'The Horror of What Kathleen Savio Went Through Before She Died'
A friend of Stacy Peterson's family was shocked and appalled by the frightful injuries covering Kathleen Savio's entire body.
Bruises covered the front of Kathleen Savio's dead body and her back was extensively scraped, the abrasions inflicted within an hour of her death, a doctor testified Wednesday.
The back of Savio's head also bore an inch-long deep wound resulting from a blow hard enough to split her scalp but not open it down to her skull, said the doctor, forensic pathologist Larry Blum.
Blum, testifying on the 10th day of Drew Peterson's murder trial, reviewed the autopsy performed by Dr. Bryan Mitchell in the weeks after Savio—the third wife of Peterson—was found drowned in her dry bathtub in March 2004. Blum also performed a second autopsy on Savio's exhumed remains after Peterson's next wife, Stacy Peterson, mysteriously vanished in October 2007.
Blum's testimony made it clear he disagreed with the conclusion drawn by Mitchell, who has since died. Mitchell wrote that the laceration to Savio's head looked like it could have been sustained when she slipped and fell in her bathtub. During an inquest into Savio's death, Will County Coroner Patrick O'Neil referred to Mitchell's report and said "there are six—or there are seven other bruises noted to the decedent, all of which are old."
Blum testified that the bruises were not old at all, and that they were put on her body within 24 hours of her dying.
Blum also said the abrasions on Savio's body could not have been caused by her back rubbing against the smooth surface of her bathtub.
"It looked like she was brutalized that night," said Pam Bosco, a family friend of the still-missing Stacy.
Bosco, who has taken on the role of spokeswoman for the young mother's family since she vanished, shuddered at the thought of Savio's last moments before drowning, saying, "The horror of what Kathleen Savio must have went through before she died."
Bosco has attended all 10 days of the trial, and has seemed to have gotten under the skin of Peterson attorney Joel Brodsky, who was grousing earlier in the week about Bosco's presence and public comments.
"The defense silenced two women and now they're trying to silence the spokeswoman," said Bosco, who has been frustrated by Judge Burmila's decision to limit mention of Stacy's name during the trial and to keep out some of Savio's hearsay statements.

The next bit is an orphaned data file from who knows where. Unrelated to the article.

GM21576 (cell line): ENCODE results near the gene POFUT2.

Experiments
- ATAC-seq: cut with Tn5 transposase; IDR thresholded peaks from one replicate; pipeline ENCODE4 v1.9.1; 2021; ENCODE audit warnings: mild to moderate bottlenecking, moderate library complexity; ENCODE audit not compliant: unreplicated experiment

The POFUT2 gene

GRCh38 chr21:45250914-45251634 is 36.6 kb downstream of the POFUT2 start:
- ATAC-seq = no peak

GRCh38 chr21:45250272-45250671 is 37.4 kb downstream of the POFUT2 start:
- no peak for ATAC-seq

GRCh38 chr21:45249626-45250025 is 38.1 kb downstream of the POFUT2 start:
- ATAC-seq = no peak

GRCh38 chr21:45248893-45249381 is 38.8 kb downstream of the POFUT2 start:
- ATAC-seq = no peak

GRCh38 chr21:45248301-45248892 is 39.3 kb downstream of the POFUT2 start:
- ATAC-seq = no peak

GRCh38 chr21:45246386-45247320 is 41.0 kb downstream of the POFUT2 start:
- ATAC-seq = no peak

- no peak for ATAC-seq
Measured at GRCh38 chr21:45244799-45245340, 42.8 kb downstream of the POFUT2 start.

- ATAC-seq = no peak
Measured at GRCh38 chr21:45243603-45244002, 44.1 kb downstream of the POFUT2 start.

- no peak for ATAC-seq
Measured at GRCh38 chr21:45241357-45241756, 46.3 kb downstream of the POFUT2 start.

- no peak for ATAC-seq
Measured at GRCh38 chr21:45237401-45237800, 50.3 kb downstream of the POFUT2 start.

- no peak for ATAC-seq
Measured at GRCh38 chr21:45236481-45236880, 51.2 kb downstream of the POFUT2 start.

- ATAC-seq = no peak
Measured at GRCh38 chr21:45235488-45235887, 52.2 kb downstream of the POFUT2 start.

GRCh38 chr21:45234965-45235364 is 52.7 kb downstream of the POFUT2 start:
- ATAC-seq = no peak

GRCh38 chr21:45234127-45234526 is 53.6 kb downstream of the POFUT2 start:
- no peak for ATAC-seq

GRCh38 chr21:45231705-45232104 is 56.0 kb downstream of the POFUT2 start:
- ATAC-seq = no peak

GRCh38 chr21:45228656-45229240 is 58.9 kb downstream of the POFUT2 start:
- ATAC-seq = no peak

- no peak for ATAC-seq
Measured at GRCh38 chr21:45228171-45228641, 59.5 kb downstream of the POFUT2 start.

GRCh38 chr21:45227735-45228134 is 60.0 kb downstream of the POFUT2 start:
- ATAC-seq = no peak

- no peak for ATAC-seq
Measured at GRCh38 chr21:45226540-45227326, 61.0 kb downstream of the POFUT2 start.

"He's being disrespectful," she said of Brodsky, "and he's trying to silence those who would speak for them."
Blum's testimony took up nearly the entire afternoon and Will County State's Attorney James Glasgow told Burmila he still has more questions to ask. Blum will return to the witness stand Thursday morning.
Wednesday's session at the Will County Courthouse began with talk of a mistrial and saw the issue revisited near the end of the day.
Peterson's attorneys started things off by withdrawing a request for a mistrial they put forth late Tuesday after Assistant State's Attorney Kathleen Patton asked retired Bolingbrook police Lt. Teresa Kernc—who is now the mayor of Diamond—whether she advised Savio to seek an order of protection against Peterson.
Less than two hours earlier, before taking a midday recess, Judge Edward Burmila instructed prosecutors not to ask questions about the protective order, which Savio did not choose to pursue.
Then Wednesday afternoon, Blum testified that he "crawled into" Savio's bathtub while conducting his investigation of her death. The judge cleared the courtroom and grilled Glasgow about whether he told Blum—as he was instructed—to steer clear of talking about being in Savio's tub.
Glasgow claimed he did indeed tell Blum not to talk about climbing in the tub. Glasgow also explained that he was "woozy" after questioning the doctor for an hour and a half.
"Yesterday it was a brain cramp," Burmila said, apparently referring to Patton's screw-up. "Today it's wooziness."
Burmila scolded Glasgow and his assistants' for their apparent disregard of his instructions.
"It doesn't appear that any of the orders I've made in this case, the state has paid any attention," the judge said.
"The disrespect for the court in that regard is shocking to the conscience," he said.